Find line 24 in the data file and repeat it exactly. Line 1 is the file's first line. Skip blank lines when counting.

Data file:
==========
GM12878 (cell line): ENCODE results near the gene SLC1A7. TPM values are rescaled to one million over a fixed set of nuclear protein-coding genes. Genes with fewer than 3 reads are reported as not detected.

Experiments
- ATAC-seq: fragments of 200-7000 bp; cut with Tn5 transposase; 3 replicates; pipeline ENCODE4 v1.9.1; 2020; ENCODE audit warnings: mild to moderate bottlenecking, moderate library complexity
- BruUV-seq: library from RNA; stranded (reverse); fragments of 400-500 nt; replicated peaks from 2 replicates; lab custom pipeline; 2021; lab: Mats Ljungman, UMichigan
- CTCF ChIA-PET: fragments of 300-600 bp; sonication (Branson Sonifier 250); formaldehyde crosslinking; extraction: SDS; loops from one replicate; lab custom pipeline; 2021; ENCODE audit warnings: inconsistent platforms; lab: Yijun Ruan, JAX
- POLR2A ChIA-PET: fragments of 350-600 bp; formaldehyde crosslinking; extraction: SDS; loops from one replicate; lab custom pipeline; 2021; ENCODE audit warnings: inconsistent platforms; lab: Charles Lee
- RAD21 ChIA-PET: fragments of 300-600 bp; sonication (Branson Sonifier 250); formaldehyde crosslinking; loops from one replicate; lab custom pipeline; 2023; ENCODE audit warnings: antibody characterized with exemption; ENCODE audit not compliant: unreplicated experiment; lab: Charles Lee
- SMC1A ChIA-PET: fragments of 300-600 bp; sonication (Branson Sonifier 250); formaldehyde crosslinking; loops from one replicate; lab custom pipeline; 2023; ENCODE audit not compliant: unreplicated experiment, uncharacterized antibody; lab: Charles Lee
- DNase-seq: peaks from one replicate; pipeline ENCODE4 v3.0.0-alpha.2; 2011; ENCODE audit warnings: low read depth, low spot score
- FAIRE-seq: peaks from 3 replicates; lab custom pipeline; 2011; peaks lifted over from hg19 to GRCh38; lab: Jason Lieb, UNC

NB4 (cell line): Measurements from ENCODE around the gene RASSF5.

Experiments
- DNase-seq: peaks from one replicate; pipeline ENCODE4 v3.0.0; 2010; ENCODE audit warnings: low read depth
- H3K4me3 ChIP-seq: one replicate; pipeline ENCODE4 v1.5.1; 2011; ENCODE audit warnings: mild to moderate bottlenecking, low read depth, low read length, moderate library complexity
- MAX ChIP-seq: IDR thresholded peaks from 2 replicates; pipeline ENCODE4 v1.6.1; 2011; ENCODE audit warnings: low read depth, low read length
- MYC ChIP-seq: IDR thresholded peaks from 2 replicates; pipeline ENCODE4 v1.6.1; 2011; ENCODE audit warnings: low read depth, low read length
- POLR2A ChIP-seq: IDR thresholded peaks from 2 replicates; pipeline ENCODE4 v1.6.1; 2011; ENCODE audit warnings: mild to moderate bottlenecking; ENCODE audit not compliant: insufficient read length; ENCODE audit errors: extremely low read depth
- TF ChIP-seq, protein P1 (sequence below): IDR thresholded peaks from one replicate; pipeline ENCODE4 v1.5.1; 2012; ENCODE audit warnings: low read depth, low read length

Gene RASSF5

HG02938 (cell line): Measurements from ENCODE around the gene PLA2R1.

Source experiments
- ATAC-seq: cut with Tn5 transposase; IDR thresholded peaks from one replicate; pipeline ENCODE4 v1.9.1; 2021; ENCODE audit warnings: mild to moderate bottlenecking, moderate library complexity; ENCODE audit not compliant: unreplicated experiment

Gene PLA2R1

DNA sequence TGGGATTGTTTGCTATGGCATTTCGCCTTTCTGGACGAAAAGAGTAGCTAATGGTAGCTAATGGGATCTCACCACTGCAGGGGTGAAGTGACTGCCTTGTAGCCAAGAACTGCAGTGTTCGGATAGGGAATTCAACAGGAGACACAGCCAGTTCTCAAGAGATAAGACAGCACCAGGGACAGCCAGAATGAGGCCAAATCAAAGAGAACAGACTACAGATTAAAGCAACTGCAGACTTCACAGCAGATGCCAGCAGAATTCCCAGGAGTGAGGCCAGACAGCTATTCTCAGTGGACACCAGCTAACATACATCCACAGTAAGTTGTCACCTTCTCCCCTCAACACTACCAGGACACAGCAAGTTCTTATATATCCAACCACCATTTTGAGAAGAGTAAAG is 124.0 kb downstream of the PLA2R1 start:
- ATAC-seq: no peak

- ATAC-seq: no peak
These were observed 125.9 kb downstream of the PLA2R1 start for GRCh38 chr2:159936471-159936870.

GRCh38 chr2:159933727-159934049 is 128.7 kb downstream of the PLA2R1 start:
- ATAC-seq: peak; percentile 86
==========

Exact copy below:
DNA sequence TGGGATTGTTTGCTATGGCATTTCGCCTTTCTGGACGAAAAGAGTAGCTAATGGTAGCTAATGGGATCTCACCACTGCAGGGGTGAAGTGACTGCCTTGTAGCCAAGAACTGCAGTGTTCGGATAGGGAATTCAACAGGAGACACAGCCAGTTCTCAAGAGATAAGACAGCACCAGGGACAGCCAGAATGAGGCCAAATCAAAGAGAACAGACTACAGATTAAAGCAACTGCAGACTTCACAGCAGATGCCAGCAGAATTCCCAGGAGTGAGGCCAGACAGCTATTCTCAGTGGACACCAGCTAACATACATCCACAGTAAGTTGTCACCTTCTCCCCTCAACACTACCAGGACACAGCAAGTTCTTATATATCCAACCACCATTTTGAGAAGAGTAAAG is 124.0 kb downstream of the PLA2R1 start: